As I stood in glorious weather on the clifftops of Ver-sur-Mer beach in France this week, I struggled to ­comprehend the carnage our soldiers endured in the same spot 75 years ­earlier during the D-Day landings.

They were just boys really – some as young as 15.

Waiting to go into battle, watching the sun rise on a day they knew they might never live to see the end of. I have spoken to so many veterans this week and have been moved by every story.

There is no doubt they are all heroes, but none thinks of themselves as one.

We talked together in Normandy, where they had returned, not to celebrate their own endeavours but to pay tribute to others, to the comrades whose lives were lost – and to see their sacrifice at last rightfully recognised.

There hasn’t been a permanent memorial there for the British killed in these battles – until now.

So as I watched the veterans salute the official inauguration of one to be built on the very spot where so many of their friends lost their lives, I’m not ashamed to say I shed a tear.

And I wasn’t alone.

Young serving officers, the same age as the veterans were on D-Day, struggled to properly express to me how much admiration they clearly had for them, but it showed in the tender way they offered their arms to the veterans, now frail with age.

These young men and women told me how the veterans had reminded them of why they had joined the army in the first place – to fight for what’s right and to put others before themselves.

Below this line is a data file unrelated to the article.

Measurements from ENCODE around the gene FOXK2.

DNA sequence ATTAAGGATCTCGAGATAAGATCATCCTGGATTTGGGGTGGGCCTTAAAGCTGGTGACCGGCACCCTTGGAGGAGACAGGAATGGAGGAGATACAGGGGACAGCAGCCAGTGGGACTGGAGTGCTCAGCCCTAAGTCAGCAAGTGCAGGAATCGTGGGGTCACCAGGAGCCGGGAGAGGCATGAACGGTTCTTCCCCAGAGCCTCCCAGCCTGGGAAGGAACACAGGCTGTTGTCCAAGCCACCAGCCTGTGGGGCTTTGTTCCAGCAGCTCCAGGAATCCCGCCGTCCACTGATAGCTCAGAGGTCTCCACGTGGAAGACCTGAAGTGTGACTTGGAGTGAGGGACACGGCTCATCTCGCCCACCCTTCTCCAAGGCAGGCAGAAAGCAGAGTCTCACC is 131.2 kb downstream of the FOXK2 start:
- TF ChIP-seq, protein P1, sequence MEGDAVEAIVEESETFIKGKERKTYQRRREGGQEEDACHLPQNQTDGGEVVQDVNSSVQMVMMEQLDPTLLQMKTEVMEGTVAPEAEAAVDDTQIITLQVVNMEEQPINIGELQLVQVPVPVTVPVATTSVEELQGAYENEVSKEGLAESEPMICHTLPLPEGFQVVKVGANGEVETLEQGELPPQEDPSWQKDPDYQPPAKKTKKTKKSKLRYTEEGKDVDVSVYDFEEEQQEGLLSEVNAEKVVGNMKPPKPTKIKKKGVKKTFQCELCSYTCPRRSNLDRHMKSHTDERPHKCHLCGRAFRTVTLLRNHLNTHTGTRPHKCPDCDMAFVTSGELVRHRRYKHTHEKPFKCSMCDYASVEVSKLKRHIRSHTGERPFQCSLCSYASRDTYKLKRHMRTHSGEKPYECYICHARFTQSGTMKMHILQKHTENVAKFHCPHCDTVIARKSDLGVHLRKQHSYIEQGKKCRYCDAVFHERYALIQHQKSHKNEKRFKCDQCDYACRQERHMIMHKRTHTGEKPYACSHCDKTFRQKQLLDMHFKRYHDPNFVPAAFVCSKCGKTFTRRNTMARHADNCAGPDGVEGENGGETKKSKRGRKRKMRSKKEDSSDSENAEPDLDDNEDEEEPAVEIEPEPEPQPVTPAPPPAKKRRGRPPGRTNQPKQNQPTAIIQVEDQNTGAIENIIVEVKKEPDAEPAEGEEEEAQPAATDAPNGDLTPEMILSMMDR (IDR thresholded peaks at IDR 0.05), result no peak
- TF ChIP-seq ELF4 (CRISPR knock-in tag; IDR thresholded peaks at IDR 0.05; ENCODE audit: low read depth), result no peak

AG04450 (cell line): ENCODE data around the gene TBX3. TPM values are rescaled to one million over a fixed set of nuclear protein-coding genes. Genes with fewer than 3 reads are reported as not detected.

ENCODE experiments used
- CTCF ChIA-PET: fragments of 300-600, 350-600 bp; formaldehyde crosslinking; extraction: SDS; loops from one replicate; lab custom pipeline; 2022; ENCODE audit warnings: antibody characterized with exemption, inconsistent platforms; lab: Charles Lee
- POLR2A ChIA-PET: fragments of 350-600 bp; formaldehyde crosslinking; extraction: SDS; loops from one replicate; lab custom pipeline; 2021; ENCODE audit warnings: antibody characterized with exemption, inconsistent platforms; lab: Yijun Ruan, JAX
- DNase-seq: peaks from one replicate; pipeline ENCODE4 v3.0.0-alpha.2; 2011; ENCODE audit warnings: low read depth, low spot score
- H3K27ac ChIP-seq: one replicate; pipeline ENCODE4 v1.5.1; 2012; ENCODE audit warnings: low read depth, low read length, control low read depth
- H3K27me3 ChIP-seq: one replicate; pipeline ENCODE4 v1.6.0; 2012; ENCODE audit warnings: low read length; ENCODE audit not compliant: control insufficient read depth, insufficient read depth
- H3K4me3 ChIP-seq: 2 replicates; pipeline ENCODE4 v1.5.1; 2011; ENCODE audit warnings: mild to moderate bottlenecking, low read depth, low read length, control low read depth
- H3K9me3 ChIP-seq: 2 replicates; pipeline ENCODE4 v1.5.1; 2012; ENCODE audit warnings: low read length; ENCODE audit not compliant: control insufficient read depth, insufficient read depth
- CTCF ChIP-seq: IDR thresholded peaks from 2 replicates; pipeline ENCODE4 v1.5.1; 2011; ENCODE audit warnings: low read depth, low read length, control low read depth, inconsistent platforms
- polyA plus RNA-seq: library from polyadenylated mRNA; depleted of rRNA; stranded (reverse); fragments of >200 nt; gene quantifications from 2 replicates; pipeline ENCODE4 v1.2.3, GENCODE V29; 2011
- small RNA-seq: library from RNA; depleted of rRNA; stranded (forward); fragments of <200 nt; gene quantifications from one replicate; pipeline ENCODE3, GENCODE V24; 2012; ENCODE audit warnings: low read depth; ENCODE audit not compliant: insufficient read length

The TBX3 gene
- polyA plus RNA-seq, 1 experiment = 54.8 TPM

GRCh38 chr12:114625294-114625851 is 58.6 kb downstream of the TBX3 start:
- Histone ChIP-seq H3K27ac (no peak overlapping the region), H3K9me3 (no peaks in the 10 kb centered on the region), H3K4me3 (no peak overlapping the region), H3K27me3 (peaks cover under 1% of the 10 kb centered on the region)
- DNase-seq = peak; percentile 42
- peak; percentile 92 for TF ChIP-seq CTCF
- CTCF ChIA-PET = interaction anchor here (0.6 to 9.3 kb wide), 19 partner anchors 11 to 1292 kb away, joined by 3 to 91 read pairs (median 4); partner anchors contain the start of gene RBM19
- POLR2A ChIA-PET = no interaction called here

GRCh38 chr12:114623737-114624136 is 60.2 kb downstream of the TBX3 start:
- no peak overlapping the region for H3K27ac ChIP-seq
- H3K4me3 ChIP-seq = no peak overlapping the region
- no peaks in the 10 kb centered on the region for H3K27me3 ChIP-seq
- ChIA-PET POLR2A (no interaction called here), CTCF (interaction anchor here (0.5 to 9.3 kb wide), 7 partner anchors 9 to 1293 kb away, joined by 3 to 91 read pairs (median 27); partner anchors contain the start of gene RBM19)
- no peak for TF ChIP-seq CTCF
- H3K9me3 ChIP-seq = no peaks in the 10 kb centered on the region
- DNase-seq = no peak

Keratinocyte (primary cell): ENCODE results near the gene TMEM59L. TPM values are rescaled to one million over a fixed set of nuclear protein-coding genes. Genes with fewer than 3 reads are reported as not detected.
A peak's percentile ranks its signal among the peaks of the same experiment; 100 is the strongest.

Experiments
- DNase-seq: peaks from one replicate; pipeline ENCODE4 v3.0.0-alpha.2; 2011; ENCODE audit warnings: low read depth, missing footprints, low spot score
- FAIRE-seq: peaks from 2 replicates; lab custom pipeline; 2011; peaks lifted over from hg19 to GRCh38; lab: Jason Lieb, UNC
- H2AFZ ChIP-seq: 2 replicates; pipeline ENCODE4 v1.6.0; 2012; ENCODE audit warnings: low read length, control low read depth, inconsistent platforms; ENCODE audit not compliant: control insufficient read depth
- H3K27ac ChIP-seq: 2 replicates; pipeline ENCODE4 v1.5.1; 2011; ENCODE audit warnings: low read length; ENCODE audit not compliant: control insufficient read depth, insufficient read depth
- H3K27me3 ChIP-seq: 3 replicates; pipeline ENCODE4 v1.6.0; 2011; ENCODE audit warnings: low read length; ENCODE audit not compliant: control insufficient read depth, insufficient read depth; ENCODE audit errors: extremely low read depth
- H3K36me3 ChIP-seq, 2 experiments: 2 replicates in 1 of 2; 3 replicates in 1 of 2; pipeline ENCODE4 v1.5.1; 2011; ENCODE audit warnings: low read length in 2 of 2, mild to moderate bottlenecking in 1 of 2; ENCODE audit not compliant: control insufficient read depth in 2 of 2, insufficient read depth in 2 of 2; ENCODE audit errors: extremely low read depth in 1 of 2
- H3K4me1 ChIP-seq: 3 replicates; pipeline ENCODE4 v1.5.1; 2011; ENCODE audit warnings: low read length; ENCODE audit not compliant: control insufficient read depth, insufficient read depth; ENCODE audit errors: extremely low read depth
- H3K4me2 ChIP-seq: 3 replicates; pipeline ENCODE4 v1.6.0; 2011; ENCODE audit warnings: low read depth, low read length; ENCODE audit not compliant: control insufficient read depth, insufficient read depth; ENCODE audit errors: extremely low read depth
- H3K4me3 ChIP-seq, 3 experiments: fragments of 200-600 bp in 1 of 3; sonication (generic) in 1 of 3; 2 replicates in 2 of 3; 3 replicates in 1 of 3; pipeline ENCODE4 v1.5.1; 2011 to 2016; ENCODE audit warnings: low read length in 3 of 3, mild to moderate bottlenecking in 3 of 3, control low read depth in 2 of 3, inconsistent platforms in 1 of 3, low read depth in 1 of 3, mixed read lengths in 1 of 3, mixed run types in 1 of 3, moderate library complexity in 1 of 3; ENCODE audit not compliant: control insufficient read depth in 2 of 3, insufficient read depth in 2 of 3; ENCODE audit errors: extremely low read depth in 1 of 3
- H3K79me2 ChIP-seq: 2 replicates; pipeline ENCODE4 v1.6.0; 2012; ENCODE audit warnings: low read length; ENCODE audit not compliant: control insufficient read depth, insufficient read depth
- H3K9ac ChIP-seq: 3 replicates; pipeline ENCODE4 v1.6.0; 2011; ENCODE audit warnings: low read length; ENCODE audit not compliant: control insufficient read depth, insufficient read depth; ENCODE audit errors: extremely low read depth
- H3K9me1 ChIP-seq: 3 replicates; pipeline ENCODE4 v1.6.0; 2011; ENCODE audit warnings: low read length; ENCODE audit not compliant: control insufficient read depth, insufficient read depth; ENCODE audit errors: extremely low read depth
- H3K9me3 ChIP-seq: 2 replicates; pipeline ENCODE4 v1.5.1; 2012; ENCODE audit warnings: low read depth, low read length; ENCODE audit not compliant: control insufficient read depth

Wars today are more complicated.

Back then, the enemy was clearly evil, “our side” was clearly good.

In recent years, we have entered wars we have regretted, with aims that are unclear, but it reminded me that what we ask of our ­servicemen and women today is no less great, their sacrifice no less valuable.

The dignitaries present were clearly moved too. I noticed as I stood a few feet from Theresa May how she looked deep into each veteran’s eyes, simply and genuinely saying: “Thank you.”

She looked relaxed in their company, happy even, on her last public day as leader of the Conservative Party.

Maybe it was the veterans’ sense of duty that appealed to her – after all she has buckets of that herself.

Or maybe it was that if ever an event put the Westminster ­bickerings and backstabbings over Brexit into perspective, it was this, a time when a sense of common good over personal ambition took over.

The course of my own family’s history was changed by war.

My great-grandfather was shot dead in the trenches during the First World War.

They say you can’t die of a broken heart but I believe my great-grandmother did just that.

She passed away less than a year later.

My grandfather and his ­siblings suddenly became orphans and were split up into different foster homes.

But each carried a segment from a photograph that was found on the body of William when he died.

It was of his beloved family, burnt around the edges, no doubt from ­gunfire. It was all that was left.

I found it so touching that my grand-father cherished that little part of a photo so much and took such comfort from it.

We have heard a lot of stories of courage this week, and read about the bravery and sacrifice of the D-Day generation.

You may be feeling all “gratituded” out, but if you ever get the chance to stand on those beaches and think, really think, about what so many went through, I know you will be reminded that we can never say thank you enough.

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